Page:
For the past two days, the kitchen has assumed its regular temporary identity as a distillery, as grappa stocks (worryingly low by the end of last week) were restored to sigh-of-relief heaving levels once more. Twenty hours of drip-by-drip distillation and forty litres of wine later, and the pantry shelves are once more gleaming with ten litres of newly distilled firewater, and all is well with the World.
The first picture shows the setup, where the thing that looks like a cross between a Dalek and a Teletubby is in fact the evaporation chamber, and the other thing which appears to be attached to it by a copper umbilical cord is the distillation coil. Out of the picture are lengths of garden hose which attach the Still to a water tap, which ensures a constant through-put of cold water into the distillation coil, thus causing the vapour to cool down and emerge into the bottle positioned below.
Relatively simple process. The main thing to remember is to keep the temperature of the chamber as near as possible to 90 degrees C. Below about 78 degrees, you produce methanol, which in turn will likely produce blindness - thus not to be advised - and above 100 degrees will produce something merely undrinkable (although it can be tipped back into the Teletubby and can go through the process again, if you want to have a go at producing a better result).
Surprisingly for this house, the main challenge on this occasion was finding enough empty bottles into which to pour the finished result - not, I hasten to add, because we've all turned teetotal, but because the bin full of used bottles had thoughtlessly been recently emptied into the nearest bottlebank! After much scrabbling around , and even the judicious emptying (over lunch) of a couple of bottles of Pinot Grigio, we got there, and the drip was never without a home to go to.......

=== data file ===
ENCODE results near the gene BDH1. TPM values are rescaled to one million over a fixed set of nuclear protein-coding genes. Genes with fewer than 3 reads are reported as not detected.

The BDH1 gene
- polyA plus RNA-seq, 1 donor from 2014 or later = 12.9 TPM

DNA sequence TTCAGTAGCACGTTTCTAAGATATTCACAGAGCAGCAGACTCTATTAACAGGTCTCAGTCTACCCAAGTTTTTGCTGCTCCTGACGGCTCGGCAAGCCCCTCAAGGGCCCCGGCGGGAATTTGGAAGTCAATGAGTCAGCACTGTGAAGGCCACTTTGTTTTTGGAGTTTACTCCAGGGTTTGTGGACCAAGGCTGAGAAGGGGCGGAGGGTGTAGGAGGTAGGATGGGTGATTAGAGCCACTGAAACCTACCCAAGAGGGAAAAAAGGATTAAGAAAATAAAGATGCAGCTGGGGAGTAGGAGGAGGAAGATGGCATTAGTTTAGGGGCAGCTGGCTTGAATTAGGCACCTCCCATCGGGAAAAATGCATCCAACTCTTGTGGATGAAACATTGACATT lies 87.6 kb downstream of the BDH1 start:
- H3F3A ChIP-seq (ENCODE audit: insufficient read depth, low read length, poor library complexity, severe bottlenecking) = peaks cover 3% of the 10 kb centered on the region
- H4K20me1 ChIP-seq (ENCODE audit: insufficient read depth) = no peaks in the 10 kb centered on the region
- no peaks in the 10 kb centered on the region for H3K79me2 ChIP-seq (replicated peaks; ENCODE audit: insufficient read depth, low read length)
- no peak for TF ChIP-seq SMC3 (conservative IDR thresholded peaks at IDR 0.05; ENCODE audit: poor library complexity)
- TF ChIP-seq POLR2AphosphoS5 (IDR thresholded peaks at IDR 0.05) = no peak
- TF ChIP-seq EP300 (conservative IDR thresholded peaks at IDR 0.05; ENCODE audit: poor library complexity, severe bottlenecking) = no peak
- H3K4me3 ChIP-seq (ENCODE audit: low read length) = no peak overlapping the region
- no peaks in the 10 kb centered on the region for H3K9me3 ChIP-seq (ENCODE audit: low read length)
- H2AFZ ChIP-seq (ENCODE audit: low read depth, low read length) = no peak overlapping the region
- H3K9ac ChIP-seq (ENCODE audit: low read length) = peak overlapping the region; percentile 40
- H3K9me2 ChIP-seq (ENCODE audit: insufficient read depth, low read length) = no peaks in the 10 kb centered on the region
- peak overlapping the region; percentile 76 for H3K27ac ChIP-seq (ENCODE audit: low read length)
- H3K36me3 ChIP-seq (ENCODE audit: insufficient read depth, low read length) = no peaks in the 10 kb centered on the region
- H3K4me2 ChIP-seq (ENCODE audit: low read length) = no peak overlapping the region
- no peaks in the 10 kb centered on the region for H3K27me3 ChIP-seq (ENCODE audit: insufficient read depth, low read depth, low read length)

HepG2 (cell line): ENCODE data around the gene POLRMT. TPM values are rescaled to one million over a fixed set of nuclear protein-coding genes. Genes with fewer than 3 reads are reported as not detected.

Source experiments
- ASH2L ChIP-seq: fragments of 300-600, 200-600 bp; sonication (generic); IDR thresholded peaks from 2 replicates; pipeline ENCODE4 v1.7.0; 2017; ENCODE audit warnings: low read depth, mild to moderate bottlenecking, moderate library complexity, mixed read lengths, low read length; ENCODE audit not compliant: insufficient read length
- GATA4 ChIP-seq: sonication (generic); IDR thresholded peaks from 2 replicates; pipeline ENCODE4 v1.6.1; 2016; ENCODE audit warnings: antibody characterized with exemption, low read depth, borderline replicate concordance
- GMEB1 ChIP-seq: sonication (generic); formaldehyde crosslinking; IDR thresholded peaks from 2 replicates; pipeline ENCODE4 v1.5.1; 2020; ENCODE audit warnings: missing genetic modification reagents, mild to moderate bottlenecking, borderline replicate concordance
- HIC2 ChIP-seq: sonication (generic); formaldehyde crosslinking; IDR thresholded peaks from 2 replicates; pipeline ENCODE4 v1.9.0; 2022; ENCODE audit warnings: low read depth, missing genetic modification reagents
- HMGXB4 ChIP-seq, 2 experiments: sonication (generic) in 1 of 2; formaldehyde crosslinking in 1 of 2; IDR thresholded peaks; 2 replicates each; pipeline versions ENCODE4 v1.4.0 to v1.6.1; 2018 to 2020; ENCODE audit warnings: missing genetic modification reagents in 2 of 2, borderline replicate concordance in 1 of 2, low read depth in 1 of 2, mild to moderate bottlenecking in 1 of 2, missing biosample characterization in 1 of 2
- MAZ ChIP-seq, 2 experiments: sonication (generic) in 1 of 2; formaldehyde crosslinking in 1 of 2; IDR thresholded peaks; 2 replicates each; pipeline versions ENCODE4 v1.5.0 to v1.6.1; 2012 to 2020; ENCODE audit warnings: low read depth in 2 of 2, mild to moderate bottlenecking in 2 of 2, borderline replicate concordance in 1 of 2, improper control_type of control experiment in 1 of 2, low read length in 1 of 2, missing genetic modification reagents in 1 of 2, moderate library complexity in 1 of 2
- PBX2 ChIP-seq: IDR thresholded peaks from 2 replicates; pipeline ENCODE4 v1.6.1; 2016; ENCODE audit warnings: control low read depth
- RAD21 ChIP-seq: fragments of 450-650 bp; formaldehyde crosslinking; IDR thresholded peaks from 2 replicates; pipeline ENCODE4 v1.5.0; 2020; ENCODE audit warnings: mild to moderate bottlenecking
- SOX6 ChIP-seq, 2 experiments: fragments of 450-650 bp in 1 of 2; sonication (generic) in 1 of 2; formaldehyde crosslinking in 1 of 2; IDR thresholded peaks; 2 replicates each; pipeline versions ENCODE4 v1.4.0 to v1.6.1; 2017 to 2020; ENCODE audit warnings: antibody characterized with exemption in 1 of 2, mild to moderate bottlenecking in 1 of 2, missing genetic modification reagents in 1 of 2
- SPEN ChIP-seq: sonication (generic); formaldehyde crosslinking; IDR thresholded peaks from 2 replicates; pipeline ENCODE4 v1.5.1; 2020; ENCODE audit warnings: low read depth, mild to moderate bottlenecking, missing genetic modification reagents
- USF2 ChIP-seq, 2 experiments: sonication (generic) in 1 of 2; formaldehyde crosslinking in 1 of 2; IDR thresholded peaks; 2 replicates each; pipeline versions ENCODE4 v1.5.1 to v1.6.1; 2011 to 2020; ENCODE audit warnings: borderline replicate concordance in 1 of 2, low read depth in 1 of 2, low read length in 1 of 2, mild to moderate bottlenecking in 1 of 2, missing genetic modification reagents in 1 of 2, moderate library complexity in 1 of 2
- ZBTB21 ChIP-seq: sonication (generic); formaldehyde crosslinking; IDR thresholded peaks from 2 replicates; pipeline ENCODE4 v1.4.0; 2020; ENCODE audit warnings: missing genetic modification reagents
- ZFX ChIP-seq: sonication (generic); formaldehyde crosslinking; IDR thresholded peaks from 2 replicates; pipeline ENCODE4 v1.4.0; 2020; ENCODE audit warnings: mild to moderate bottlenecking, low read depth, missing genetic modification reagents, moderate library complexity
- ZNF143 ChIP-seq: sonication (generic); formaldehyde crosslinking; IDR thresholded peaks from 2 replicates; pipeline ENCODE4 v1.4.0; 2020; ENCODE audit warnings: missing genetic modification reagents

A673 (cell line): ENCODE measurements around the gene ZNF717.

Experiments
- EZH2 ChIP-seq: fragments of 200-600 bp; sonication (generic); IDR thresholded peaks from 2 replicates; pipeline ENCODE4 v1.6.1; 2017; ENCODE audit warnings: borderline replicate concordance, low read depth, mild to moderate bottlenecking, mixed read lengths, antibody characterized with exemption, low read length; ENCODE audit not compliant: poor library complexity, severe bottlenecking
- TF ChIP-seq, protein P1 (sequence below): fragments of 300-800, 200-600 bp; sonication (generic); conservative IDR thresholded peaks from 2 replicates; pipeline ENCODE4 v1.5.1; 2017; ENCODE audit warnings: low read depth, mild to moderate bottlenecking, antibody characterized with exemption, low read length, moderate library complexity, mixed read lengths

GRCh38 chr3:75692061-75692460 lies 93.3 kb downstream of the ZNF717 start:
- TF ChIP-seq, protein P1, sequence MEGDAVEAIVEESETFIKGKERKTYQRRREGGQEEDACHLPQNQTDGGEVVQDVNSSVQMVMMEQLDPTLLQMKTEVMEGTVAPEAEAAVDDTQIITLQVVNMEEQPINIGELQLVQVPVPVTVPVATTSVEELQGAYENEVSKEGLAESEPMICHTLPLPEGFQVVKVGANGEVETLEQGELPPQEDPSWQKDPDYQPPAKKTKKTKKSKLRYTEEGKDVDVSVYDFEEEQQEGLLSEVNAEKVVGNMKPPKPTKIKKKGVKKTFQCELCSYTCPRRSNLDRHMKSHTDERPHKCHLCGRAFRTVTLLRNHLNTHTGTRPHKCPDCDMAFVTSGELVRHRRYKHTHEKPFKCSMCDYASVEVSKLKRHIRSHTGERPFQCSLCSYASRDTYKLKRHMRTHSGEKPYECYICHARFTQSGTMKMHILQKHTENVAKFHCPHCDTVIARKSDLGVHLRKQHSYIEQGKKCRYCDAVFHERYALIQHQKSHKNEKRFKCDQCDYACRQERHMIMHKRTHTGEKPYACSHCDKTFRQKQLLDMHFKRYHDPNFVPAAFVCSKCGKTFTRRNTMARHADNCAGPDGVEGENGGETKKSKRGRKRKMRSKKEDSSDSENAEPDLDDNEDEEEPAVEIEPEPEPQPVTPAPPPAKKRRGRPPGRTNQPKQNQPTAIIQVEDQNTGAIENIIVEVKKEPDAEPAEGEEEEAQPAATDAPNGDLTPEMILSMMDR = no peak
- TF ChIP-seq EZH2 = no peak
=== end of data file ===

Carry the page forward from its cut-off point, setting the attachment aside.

This time, hygrometer measurements indicated that the first few litres were rather stronger than desirable (coming in at around 57% alcohol) and the final few were rather weaker than desirable, so for the first time we adopted the expedient of chucking all of it into a large plastic jerry-can, and sloshing it all around together. The blended result, at exactly 50% alcohol, was absolutely on the money.
Polpettone of Tuna and Spinach.
Arista (a rolled Pork loin, roast with Rosemary and Garlic), served with Carrots cooked in Marsala.
Frozen Hazelnut Zabaglione, with Wild Strawberries. (NB. Since the fat content of Italian Cream is so low and the water content so high, when making this dessert in Italy, I have adopted the expedient of churning it in an ice cream machine before putting it in a mould to freeze properly. This avoids the danger that the mixture will separate as it freezes, and you end up with an unpleasant layer of watery ice at the base of the mould.)